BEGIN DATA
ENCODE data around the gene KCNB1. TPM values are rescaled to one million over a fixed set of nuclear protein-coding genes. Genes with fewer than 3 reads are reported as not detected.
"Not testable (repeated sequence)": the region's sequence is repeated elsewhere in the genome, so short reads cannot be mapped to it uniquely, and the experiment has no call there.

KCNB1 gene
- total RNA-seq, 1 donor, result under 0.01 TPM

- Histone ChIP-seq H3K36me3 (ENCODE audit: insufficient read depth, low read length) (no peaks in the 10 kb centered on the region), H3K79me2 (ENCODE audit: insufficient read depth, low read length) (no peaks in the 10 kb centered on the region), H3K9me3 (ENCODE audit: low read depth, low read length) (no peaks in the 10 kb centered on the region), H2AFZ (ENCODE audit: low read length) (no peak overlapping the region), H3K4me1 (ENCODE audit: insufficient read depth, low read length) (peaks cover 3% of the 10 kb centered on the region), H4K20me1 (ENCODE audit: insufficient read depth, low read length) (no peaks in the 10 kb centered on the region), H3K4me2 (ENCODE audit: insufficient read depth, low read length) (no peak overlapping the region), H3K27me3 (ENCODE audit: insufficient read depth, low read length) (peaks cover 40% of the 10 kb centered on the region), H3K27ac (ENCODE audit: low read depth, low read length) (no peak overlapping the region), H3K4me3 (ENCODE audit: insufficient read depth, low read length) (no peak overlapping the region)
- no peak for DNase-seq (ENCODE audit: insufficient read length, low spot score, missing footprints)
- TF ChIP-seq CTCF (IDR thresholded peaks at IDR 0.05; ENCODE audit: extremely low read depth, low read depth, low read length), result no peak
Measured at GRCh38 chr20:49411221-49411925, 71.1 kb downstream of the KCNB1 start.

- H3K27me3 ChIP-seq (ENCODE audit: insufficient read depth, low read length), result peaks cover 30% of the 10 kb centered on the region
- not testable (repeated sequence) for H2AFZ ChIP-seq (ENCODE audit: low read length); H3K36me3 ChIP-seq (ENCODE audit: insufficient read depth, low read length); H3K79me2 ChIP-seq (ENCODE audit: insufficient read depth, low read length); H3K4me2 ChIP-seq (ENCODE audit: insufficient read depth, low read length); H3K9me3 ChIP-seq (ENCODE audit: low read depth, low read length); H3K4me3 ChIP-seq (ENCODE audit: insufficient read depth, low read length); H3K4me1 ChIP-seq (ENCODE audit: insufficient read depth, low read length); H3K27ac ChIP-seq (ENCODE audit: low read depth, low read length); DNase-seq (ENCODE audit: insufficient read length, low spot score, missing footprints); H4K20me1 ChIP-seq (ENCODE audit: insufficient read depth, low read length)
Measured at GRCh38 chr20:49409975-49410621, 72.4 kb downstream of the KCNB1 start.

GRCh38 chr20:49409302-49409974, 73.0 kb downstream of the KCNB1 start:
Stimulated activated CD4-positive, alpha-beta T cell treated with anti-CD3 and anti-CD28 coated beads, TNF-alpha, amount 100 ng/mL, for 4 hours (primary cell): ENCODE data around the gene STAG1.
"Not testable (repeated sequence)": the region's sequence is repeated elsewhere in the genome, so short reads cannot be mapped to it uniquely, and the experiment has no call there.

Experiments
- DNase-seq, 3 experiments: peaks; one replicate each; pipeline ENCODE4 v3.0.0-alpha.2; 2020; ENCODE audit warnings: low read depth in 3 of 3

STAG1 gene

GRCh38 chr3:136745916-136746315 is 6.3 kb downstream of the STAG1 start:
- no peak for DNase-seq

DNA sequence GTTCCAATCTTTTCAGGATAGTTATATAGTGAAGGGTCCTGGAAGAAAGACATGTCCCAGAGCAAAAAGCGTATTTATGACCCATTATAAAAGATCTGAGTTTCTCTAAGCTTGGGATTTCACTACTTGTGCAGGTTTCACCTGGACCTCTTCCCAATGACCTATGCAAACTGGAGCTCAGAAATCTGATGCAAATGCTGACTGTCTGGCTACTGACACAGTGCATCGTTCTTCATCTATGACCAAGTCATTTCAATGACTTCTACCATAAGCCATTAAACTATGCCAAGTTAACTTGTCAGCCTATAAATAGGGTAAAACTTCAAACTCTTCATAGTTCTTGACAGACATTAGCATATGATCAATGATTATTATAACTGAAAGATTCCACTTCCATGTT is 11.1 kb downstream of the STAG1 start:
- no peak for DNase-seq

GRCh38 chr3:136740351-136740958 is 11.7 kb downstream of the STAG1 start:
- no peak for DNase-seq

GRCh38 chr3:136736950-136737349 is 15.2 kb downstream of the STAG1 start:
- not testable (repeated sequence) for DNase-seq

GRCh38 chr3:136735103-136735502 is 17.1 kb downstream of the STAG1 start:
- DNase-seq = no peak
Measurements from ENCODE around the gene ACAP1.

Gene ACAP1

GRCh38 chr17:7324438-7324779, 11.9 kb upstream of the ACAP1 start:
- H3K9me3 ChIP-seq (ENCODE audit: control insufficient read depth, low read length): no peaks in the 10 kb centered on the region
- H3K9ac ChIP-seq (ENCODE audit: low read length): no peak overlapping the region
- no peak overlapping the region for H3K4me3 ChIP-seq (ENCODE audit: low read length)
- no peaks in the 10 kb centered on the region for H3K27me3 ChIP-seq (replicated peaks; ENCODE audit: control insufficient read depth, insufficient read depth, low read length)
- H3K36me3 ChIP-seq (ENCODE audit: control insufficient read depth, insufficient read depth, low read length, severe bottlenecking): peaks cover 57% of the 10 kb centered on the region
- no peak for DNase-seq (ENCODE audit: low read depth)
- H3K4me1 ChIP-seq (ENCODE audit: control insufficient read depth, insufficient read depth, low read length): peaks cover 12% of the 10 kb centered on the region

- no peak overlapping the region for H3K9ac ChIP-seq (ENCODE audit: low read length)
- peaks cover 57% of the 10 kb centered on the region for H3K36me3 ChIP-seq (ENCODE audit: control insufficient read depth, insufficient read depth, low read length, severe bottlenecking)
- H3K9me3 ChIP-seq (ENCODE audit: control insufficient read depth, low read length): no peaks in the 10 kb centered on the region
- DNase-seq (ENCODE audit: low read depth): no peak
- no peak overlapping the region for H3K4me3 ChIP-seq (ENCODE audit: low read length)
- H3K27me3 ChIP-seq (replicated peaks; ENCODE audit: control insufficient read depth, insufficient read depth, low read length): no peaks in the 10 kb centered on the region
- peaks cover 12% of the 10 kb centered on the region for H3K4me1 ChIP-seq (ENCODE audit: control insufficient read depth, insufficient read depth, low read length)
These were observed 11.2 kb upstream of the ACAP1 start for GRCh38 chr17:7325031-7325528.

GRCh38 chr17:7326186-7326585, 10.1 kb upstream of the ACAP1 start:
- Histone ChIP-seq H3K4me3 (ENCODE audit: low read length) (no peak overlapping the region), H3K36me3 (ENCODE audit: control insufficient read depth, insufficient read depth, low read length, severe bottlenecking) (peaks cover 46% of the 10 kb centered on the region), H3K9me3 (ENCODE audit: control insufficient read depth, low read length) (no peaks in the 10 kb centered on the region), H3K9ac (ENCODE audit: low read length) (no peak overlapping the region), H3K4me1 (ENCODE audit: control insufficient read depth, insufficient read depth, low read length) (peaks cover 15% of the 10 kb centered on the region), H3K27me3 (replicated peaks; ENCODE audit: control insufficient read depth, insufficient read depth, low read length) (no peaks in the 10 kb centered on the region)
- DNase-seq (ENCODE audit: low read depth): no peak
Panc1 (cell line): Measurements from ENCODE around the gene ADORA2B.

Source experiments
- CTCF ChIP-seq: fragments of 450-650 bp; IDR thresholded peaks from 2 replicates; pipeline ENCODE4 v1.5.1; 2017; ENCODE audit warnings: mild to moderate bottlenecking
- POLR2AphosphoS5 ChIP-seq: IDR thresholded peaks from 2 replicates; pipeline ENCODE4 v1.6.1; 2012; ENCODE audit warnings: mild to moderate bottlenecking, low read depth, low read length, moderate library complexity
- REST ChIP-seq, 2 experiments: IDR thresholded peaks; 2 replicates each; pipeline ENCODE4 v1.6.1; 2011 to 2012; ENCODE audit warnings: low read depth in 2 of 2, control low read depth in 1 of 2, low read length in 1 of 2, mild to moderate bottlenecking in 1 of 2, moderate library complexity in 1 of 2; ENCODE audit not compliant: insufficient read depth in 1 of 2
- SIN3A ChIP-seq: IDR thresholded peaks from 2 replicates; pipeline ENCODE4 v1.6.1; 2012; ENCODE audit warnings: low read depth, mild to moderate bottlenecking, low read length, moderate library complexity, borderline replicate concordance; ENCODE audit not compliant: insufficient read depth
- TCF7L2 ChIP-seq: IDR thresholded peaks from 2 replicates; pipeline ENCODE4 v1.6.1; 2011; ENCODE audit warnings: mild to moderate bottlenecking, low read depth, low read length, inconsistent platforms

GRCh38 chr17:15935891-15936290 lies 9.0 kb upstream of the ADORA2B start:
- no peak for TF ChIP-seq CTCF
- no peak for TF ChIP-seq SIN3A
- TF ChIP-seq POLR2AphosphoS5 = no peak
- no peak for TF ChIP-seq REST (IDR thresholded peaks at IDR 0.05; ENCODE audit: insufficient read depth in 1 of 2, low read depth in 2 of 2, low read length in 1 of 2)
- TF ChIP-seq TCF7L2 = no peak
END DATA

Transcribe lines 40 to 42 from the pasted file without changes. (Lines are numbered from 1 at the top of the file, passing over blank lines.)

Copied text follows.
- H3K9me3 ChIP-seq (ENCODE audit: control insufficient read depth, low read length): no peaks in the 10 kb centered on the region
- DNase-seq (ENCODE audit: low read depth): no peak
- no peak overlapping the region for H3K4me3 ChIP-seq (ENCODE audit: low read length)